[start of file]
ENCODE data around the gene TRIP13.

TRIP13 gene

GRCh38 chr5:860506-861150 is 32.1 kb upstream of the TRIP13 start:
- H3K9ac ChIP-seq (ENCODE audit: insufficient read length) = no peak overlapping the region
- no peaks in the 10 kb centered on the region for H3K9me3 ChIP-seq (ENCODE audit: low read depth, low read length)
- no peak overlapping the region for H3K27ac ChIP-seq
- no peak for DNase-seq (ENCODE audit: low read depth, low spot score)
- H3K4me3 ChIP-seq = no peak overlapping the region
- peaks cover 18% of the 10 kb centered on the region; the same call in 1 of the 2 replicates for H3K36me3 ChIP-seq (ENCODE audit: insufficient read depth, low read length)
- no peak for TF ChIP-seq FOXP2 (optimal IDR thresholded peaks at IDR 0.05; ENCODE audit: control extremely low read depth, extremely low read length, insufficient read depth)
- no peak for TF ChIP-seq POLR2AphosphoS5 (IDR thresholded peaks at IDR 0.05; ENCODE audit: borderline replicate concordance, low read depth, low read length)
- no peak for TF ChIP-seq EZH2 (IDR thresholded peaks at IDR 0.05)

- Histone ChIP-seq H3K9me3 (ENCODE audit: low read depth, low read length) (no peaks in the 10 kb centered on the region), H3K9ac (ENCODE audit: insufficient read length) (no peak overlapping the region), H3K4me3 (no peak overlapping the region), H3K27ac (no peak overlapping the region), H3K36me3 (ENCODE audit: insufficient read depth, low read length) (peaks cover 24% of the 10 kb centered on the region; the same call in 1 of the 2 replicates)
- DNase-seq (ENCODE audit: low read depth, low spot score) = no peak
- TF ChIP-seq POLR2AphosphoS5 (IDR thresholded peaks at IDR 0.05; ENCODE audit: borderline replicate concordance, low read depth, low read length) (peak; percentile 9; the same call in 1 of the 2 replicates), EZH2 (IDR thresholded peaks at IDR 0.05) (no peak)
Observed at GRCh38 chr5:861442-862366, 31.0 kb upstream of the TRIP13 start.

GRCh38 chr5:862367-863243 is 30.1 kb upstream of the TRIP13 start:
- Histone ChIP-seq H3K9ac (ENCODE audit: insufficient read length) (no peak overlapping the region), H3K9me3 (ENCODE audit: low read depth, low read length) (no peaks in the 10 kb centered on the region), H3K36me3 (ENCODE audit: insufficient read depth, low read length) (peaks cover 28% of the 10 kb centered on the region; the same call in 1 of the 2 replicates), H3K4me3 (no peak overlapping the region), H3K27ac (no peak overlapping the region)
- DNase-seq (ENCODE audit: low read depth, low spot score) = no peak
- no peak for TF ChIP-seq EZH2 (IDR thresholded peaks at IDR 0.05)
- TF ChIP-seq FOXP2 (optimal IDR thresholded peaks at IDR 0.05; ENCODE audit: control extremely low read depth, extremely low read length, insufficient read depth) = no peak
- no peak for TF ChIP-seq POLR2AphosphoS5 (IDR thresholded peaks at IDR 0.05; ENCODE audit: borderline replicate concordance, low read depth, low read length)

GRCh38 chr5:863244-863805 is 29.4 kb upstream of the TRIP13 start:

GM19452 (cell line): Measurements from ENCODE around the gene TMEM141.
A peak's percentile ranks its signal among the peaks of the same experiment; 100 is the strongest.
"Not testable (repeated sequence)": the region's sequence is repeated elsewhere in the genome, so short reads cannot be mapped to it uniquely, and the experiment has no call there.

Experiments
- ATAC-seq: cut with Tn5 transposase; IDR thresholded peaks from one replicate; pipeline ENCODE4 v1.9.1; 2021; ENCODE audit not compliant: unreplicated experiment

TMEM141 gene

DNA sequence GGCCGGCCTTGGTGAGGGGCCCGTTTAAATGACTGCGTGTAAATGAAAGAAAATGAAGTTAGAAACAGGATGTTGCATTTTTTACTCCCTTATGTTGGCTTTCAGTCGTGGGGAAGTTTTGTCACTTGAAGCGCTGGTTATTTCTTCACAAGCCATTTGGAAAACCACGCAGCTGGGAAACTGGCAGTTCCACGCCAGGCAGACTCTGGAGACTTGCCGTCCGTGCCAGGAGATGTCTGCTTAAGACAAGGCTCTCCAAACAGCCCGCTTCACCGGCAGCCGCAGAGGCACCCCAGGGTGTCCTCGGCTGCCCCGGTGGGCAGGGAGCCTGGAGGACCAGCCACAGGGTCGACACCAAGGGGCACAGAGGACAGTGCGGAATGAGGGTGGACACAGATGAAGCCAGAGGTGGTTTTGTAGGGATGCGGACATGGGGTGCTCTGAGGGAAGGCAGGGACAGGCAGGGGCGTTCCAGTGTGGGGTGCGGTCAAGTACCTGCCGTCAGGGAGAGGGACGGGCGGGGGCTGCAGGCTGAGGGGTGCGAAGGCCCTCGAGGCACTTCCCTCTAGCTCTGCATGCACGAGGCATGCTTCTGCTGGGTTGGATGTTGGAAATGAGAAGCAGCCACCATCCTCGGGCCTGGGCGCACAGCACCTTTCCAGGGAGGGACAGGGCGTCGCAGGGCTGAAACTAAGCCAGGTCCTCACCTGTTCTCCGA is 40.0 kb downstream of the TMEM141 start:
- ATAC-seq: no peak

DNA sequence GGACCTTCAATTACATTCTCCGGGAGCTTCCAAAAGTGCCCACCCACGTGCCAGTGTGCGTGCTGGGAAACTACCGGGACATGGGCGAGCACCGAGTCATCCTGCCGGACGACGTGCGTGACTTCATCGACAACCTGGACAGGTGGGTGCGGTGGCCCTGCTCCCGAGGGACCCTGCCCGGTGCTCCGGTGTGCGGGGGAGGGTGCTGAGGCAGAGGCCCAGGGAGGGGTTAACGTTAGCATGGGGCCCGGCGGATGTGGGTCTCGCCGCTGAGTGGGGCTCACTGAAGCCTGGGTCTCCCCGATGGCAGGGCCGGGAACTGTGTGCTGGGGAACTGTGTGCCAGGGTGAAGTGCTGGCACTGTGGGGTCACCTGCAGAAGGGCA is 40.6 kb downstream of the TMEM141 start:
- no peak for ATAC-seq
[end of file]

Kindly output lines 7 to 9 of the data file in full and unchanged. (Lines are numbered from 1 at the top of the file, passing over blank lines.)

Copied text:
- no peak for DNase-seq (ENCODE audit: low read depth, low spot score)
- H3K4me3 ChIP-seq = no peak overlapping the region
- peaks cover 18% of the 10 kb centered on the region; the same call in 1 of the 2 replicates for H3K36me3 ChIP-seq (ENCODE audit: insufficient read depth, low read length)